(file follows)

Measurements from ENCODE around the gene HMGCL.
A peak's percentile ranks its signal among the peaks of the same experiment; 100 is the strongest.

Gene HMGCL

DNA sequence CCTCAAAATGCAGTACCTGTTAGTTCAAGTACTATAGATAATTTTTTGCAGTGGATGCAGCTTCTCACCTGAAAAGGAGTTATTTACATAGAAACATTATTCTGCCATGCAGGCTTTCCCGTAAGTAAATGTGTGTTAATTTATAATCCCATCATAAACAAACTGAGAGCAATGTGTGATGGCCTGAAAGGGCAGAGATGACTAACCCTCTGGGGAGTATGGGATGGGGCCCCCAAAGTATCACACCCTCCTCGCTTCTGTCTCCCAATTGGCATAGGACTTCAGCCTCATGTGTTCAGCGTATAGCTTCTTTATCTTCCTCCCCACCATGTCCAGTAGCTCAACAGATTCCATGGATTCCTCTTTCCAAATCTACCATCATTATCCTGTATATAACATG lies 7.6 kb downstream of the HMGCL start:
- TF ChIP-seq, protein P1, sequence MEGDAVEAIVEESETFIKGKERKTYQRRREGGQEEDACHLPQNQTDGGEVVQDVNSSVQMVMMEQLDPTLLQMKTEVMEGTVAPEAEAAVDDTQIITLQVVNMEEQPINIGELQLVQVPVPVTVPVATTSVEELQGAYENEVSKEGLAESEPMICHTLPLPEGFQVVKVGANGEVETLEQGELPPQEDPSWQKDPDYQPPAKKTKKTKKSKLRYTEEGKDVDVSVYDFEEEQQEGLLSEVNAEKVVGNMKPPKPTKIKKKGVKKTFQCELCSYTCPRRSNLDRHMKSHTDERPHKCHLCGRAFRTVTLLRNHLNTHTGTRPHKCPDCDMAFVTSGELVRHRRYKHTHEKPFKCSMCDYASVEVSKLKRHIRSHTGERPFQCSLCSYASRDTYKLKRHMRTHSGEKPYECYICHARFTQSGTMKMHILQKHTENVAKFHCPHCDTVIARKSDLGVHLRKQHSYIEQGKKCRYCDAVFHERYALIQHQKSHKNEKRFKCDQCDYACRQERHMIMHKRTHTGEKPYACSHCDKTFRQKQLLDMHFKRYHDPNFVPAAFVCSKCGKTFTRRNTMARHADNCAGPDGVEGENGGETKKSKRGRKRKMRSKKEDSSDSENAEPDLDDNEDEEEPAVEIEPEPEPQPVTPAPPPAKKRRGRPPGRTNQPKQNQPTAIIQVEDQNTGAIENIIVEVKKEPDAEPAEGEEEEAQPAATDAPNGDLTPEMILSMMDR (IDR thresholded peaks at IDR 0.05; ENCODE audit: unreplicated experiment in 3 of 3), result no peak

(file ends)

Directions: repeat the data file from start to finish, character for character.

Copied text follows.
Measurements from ENCODE around the gene HMGCL.
A peak's percentile ranks its signal among the peaks of the same experiment; 100 is the strongest.

Gene HMGCL

DNA sequence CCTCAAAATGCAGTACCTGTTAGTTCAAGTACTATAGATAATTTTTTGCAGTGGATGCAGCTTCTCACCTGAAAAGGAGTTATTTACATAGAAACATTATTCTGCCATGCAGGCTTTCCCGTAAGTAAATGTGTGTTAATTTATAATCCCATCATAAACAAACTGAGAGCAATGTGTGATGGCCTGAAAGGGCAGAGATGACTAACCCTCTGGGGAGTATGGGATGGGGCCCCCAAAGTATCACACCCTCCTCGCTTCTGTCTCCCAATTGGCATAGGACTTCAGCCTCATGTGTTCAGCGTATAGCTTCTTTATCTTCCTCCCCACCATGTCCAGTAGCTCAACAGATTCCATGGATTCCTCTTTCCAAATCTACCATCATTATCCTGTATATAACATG lies 7.6 kb downstream of the HMGCL start:
- TF ChIP-seq, protein P1, sequence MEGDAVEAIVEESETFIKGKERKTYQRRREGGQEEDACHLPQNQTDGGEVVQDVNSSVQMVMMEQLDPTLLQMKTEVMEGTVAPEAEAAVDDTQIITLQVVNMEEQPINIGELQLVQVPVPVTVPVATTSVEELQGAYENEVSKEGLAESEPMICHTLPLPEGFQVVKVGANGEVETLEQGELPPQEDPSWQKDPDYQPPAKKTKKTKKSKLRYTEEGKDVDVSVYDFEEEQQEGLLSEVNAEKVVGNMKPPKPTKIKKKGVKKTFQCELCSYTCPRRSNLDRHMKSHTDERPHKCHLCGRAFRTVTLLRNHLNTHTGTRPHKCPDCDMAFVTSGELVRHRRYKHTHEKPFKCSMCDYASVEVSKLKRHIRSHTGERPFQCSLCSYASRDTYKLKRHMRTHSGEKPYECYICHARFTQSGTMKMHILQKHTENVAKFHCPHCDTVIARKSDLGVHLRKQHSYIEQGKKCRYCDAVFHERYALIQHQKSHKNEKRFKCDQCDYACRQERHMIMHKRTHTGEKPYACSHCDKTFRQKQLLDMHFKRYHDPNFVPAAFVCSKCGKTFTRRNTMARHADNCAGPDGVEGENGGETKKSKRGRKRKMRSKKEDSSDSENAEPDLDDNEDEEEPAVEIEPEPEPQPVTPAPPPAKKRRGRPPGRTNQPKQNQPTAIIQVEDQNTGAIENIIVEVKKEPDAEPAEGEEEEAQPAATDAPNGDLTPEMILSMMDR (IDR thresholded peaks at IDR 0.05; ENCODE audit: unreplicated experiment in 3 of 3), result no peak